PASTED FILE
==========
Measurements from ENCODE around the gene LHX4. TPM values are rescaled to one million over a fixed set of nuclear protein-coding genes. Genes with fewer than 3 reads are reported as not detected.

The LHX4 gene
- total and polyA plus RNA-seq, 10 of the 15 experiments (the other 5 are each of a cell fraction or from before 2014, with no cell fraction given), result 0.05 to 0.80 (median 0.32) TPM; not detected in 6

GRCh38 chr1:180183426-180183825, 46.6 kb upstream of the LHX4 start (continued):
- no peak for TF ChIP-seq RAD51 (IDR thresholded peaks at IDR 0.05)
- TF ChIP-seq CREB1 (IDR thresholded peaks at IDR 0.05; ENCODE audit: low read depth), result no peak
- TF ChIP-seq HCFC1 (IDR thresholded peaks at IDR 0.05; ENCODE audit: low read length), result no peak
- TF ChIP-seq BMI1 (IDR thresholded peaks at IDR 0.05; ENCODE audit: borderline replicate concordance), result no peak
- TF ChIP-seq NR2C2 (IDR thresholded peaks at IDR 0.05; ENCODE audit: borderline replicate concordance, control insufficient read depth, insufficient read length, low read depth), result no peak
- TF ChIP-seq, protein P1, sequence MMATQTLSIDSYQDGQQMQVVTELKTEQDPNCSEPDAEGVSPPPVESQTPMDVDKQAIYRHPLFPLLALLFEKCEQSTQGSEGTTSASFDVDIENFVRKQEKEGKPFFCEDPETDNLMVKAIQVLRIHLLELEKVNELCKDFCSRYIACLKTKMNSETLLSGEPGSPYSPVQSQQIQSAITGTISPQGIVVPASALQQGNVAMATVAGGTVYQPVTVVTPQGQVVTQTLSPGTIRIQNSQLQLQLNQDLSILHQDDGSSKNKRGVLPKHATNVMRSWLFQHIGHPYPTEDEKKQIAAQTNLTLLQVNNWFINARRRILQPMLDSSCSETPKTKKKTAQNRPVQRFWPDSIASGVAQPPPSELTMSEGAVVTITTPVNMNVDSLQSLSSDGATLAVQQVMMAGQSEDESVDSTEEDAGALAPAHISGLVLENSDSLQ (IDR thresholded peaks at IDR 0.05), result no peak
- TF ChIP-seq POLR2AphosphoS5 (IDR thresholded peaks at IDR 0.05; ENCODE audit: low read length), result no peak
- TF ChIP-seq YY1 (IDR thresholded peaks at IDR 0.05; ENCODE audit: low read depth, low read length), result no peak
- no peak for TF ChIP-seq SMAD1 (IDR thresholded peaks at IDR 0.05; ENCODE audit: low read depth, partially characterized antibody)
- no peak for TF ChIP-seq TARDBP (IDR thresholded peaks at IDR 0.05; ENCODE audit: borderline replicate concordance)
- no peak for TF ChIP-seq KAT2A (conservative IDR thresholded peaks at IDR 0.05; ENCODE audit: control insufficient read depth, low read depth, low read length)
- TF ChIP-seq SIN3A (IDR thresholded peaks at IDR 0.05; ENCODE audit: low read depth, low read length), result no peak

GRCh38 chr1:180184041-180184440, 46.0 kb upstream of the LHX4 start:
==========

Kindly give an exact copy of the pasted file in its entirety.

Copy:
Measurements from ENCODE around the gene LHX4. TPM values are rescaled to one million over a fixed set of nuclear protein-coding genes. Genes with fewer than 3 reads are reported as not detected.

The LHX4 gene
- total and polyA plus RNA-seq, 10 of the 15 experiments (the other 5 are each of a cell fraction or from before 2014, with no cell fraction given), result 0.05 to 0.80 (median 0.32) TPM; not detected in 6

GRCh38 chr1:180183426-180183825, 46.6 kb upstream of the LHX4 start (continued):
- no peak for TF ChIP-seq RAD51 (IDR thresholded peaks at IDR 0.05)
- TF ChIP-seq CREB1 (IDR thresholded peaks at IDR 0.05; ENCODE audit: low read depth), result no peak
- TF ChIP-seq HCFC1 (IDR thresholded peaks at IDR 0.05; ENCODE audit: low read length), result no peak
- TF ChIP-seq BMI1 (IDR thresholded peaks at IDR 0.05; ENCODE audit: borderline replicate concordance), result no peak
- TF ChIP-seq NR2C2 (IDR thresholded peaks at IDR 0.05; ENCODE audit: borderline replicate concordance, control insufficient read depth, insufficient read length, low read depth), result no peak
- TF ChIP-seq, protein P1, sequence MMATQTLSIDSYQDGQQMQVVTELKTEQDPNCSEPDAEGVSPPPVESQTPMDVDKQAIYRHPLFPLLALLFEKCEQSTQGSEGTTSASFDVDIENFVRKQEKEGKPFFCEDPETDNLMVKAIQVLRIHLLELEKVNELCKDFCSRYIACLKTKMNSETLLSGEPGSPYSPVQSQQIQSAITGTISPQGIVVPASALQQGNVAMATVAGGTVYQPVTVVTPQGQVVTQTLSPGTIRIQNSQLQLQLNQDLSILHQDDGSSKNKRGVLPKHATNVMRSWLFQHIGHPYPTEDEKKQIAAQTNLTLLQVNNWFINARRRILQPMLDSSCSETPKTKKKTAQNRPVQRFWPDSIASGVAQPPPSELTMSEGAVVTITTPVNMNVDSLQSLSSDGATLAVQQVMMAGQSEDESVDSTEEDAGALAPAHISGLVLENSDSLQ (IDR thresholded peaks at IDR 0.05), result no peak
- TF ChIP-seq POLR2AphosphoS5 (IDR thresholded peaks at IDR 0.05; ENCODE audit: low read length), result no peak
- TF ChIP-seq YY1 (IDR thresholded peaks at IDR 0.05; ENCODE audit: low read depth, low read length), result no peak
- no peak for TF ChIP-seq SMAD1 (IDR thresholded peaks at IDR 0.05; ENCODE audit: low read depth, partially characterized antibody)
- no peak for TF ChIP-seq TARDBP (IDR thresholded peaks at IDR 0.05; ENCODE audit: borderline replicate concordance)
- no peak for TF ChIP-seq KAT2A (conservative IDR thresholded peaks at IDR 0.05; ENCODE audit: control insufficient read depth, low read depth, low read length)
- TF ChIP-seq SIN3A (IDR thresholded peaks at IDR 0.05; ENCODE audit: low read depth, low read length), result no peak

GRCh38 chr1:180184041-180184440, 46.0 kb upstream of the LHX4 start: